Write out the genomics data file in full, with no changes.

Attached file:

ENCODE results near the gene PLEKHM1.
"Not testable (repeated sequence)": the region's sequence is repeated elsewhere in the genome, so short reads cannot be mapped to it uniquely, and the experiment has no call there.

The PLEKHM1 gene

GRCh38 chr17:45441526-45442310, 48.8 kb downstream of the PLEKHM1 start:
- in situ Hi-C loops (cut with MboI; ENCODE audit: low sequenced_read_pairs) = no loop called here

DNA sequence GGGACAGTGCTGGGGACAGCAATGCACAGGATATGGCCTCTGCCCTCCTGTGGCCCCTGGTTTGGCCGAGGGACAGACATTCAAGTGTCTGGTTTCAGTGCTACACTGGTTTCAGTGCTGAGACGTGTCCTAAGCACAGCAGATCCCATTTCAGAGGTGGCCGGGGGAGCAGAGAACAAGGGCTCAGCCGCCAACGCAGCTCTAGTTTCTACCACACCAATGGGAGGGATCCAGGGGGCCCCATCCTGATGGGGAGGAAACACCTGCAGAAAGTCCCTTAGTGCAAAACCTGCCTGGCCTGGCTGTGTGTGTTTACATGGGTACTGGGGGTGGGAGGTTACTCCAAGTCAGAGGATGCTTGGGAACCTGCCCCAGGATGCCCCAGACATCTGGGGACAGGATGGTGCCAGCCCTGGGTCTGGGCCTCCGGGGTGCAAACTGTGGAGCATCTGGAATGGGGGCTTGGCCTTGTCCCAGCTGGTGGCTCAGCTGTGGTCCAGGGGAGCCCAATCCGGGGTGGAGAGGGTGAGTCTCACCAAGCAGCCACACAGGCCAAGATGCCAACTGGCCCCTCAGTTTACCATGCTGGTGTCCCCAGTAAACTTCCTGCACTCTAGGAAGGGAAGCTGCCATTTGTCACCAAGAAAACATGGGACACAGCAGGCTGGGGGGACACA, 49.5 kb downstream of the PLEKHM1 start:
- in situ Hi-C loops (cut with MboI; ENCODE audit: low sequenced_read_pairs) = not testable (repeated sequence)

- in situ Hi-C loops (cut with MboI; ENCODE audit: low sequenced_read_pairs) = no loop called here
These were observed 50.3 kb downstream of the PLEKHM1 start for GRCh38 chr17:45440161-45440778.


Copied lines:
ENCODE results near the gene PLEKHM1.
"Not testable (repeated sequence)": the region's sequence is repeated elsewhere in the genome, so short reads cannot be mapped to it uniquely, and the experiment has no call there.

The PLEKHM1 gene

GRCh38 chr17:45441526-45442310, 48.8 kb downstream of the PLEKHM1 start:
- in situ Hi-C loops (cut with MboI; ENCODE audit: low sequenced_read_pairs) = no loop called here

DNA sequence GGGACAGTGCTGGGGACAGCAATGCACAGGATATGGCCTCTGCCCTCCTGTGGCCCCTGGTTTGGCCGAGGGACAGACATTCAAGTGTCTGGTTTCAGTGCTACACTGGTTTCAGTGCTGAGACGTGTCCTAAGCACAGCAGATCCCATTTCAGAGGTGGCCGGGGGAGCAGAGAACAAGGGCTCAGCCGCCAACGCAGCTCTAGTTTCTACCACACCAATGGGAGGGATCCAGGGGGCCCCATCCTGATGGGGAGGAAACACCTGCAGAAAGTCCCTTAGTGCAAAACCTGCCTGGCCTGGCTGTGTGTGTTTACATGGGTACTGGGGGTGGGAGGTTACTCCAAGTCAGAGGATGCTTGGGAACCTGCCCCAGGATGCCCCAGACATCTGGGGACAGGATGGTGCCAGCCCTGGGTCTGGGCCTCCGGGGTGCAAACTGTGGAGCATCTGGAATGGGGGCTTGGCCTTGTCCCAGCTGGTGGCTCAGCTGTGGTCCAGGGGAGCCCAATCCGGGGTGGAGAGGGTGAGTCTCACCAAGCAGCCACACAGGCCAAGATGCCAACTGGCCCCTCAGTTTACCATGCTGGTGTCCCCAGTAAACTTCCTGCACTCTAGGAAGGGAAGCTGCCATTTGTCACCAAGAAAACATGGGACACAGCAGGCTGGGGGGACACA, 49.5 kb downstream of the PLEKHM1 start:
- in situ Hi-C loops (cut with MboI; ENCODE audit: low sequenced_read_pairs) = not testable (repeated sequence)

- in situ Hi-C loops (cut with MboI; ENCODE audit: low sequenced_read_pairs) = no loop called here
These were observed 50.3 kb downstream of the PLEKHM1 start for GRCh38 chr17:45440161-45440778.